Now that the required joke is out of the way, I can more soberly state that the New York conviction of psychic Sylvia Mitchell for larceny and fraud opens up a welter of ethical, legal and religious issues. Law prof-blogger Ann Althouse is troubled by the result, writing,
“In my book, this is entertainment and unconventional psychological therapy. Let the buyer beware. Who’s dumb enough to actually believe this? Should the government endeavor to protect everyone who succumbs to the temptation to blow a few bucks on a fortune teller?”
Clearly not, and that’s where courts and states generally land in this matter, as in the case I wrote on three years ago, Nefredo v. Montgomery County. There the courts ruled (in Maryland) that it was an infringement of free speech for Maryland to ban what is, for most, just an exercise in supernatural entertainment. But the New York case involved a little bit more than that: Mitchell apparently bilked some clients out of significant amounts, getting $27,000 from one in an “exercise in letting go of money,” $18,000 from another to put in a jar as a way to relieve herself of “negative energy,” and thousands from other clients to purchase “supplies” for various rituals—what does the eye of a newt go for these days?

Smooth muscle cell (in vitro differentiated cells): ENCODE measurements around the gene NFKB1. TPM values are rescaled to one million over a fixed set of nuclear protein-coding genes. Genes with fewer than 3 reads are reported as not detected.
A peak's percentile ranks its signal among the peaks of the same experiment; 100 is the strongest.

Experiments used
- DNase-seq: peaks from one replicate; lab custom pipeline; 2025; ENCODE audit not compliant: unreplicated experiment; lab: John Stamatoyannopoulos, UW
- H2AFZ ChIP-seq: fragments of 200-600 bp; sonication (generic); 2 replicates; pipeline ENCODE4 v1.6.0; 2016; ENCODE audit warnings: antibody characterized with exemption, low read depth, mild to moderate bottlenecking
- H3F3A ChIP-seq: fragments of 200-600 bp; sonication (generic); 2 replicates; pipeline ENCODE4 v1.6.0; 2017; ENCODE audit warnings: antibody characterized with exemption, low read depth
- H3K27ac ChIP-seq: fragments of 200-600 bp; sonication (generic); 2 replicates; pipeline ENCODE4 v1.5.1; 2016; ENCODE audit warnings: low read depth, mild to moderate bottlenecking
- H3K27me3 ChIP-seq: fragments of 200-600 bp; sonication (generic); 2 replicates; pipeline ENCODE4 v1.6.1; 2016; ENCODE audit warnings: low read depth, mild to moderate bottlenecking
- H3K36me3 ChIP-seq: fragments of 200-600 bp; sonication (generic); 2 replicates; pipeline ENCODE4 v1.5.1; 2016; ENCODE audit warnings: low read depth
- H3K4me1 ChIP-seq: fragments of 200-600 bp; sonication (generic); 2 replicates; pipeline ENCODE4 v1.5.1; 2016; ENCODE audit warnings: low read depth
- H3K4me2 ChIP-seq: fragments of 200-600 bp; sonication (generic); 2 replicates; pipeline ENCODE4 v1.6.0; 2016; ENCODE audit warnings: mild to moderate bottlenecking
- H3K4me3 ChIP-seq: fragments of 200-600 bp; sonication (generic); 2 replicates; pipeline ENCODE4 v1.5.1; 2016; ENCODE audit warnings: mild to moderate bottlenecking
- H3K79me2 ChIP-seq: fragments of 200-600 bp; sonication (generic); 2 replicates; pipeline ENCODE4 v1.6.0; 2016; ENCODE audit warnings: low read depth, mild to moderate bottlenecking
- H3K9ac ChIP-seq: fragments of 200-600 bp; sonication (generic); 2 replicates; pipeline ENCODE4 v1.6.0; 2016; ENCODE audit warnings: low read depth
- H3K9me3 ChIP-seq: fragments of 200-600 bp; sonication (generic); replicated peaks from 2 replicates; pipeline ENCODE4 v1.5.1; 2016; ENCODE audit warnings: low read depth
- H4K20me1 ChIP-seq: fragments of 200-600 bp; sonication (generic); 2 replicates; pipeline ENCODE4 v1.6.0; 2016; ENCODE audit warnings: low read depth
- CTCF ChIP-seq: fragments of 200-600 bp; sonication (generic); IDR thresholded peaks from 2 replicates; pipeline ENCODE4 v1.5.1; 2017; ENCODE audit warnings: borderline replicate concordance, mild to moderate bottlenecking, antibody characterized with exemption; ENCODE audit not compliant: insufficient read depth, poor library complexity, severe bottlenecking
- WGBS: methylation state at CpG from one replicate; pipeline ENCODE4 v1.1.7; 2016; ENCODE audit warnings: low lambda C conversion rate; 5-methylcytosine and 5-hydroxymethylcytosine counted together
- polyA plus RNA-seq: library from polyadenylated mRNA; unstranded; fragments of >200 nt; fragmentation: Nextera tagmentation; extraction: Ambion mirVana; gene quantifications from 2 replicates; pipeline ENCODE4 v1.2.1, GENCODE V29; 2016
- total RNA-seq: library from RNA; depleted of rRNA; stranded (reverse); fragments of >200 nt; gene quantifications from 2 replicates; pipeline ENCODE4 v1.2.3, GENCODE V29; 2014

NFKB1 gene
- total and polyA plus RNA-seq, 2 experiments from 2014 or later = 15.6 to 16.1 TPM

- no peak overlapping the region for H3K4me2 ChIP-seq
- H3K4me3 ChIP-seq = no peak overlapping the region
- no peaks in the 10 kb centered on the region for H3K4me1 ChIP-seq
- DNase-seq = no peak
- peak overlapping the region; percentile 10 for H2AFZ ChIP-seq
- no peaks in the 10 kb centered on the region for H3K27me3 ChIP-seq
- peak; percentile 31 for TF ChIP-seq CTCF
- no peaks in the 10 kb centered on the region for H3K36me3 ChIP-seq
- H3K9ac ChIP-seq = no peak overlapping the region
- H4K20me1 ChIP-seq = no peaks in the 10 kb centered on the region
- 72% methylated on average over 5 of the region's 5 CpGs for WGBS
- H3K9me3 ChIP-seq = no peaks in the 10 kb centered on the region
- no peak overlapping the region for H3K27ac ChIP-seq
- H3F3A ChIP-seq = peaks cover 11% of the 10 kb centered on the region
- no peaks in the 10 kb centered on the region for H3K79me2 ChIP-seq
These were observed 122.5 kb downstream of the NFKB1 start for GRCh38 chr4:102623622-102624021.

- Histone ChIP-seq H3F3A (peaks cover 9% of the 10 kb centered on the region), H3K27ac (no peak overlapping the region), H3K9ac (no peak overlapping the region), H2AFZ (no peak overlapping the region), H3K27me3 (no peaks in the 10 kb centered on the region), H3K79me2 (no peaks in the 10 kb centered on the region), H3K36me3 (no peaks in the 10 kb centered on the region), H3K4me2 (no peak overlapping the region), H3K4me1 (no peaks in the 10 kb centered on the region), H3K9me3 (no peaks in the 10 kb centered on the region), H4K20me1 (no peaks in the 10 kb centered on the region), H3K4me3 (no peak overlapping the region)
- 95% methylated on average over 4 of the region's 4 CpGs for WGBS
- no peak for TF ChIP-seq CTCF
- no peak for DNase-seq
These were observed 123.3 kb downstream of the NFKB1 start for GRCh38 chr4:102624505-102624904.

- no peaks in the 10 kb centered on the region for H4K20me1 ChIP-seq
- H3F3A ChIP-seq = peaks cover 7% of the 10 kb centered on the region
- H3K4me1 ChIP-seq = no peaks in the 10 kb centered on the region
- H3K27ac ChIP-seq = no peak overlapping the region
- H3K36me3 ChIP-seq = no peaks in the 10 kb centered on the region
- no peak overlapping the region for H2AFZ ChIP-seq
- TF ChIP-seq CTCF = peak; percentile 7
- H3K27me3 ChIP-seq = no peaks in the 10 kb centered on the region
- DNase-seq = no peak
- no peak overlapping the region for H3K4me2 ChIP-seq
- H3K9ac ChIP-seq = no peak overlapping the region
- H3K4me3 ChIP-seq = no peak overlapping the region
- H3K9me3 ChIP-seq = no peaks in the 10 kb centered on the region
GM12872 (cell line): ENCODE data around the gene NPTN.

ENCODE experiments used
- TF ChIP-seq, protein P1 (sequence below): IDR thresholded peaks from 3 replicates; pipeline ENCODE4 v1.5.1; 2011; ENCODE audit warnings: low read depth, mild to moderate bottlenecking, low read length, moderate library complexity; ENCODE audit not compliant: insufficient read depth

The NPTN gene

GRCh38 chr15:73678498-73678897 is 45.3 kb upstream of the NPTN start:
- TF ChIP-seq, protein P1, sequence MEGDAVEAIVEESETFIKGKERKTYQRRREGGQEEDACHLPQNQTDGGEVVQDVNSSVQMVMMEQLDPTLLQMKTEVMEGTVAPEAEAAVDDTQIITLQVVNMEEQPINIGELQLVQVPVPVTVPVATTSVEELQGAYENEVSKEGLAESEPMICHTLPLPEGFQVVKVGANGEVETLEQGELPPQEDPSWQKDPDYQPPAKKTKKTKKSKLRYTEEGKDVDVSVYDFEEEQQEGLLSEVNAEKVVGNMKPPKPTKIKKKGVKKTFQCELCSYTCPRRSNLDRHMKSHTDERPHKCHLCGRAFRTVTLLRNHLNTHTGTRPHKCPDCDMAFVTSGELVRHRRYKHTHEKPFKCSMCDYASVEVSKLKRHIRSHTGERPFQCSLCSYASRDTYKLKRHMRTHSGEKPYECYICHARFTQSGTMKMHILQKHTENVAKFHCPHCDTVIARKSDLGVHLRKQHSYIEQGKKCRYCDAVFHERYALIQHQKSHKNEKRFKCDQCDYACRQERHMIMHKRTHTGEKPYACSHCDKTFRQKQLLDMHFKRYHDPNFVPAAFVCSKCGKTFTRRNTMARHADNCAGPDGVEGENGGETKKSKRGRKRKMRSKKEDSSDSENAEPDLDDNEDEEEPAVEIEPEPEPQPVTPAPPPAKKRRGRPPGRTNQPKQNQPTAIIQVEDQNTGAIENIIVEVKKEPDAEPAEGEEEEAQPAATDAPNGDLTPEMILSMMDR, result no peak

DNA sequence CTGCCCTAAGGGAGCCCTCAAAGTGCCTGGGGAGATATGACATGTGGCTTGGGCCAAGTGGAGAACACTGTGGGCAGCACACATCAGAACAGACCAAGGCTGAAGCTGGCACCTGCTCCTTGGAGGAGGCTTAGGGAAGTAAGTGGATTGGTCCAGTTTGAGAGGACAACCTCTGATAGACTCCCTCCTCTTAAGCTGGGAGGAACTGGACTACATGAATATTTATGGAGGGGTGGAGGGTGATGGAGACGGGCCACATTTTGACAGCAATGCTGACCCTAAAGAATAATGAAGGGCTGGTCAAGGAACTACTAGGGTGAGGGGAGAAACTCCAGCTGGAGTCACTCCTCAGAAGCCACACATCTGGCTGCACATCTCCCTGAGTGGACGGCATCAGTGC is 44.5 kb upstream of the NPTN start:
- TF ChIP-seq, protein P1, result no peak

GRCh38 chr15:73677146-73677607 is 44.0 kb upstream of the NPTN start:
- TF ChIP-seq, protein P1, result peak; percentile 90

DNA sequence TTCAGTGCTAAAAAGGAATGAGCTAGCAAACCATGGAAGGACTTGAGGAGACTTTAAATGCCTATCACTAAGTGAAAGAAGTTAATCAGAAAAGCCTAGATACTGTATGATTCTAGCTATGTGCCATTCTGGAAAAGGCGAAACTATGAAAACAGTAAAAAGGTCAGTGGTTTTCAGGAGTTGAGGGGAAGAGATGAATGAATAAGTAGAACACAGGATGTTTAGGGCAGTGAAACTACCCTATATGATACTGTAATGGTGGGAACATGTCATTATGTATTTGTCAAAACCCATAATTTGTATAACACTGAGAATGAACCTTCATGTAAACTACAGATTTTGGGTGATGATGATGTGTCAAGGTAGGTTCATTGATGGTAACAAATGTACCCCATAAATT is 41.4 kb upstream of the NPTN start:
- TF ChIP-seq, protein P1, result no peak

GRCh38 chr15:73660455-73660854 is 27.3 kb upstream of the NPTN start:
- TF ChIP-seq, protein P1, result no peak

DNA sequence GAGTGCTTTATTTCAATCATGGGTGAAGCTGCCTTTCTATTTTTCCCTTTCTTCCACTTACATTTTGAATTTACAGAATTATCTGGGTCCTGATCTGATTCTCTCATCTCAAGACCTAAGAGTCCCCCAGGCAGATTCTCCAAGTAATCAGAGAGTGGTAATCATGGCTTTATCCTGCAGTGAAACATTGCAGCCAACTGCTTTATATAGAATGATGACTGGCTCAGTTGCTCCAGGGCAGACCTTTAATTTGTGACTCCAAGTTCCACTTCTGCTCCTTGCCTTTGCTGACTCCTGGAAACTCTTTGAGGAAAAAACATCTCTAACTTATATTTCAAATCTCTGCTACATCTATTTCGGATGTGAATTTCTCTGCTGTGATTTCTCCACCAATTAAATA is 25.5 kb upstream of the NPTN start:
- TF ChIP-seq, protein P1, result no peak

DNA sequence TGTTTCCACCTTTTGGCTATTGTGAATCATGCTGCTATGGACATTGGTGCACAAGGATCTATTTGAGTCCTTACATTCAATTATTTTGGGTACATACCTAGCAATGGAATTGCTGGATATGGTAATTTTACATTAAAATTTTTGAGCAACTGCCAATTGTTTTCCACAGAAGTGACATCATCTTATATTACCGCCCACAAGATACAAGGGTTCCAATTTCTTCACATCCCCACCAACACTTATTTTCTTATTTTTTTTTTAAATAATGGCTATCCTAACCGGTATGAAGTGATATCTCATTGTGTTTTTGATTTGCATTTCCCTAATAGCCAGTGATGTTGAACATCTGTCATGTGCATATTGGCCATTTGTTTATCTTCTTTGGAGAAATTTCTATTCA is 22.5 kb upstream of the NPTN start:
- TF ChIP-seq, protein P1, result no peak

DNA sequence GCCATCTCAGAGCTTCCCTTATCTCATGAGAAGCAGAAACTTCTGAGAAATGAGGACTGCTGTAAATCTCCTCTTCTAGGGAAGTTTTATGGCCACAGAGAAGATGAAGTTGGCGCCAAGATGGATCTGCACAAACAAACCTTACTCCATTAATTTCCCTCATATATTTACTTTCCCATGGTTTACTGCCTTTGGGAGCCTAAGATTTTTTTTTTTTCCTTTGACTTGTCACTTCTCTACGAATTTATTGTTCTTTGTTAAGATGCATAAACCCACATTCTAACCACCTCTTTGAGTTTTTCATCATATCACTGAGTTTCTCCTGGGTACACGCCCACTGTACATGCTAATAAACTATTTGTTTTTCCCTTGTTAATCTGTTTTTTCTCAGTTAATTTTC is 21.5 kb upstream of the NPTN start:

Admittedly this seems to cross the line from harmless, if stupid, entertainment into preying on the stupid and gullible, but that doesn’t convince Althouse that the conviction, or the prosecution is a legitimate use of government power. She reminds us about the Supreme Court case of U.S. v. Ballard, in which the Court upheld the conviction of a faith healer for fraud. The SCOTUS majority, headed by William O. Douglas, held that if the faith healer didn’t believe in her claimed powers, then she was a fraud, and thus could be prosecuted under the Constitution if she used a claim of false powers to take money from her clients. In a sharp and thought-provoking dissent, Justice Robert Jackson wrote in part…
“I should say the defendants have done just that for which they are indicted. If I might agree to their conviction without creating a precedent, I cheerfully would do so. I can see in their teachings nothing but humbug, untainted by any trace of truth. But that does not dispose of the constitutional question whether misrepresentation of religious experience or belief is prosecutable; it rather emphasizes the danger of such prosecutions…. The Ballard family claimed miraculous communication with the spirit world and supernatural power to heal the sick. They were brought to trial for mail fraud on an indictment which charged that their representations were false and that they ‘well knew’ they were false. The trial judge, obviously troubled, ruled that the court could not try whether the statements were untrue, but could inquire whether the defendants knew them to be untrue; and, if so, they could be convicted…
“I find it difficult to reconcile this conclusion with our traditional religious freedoms.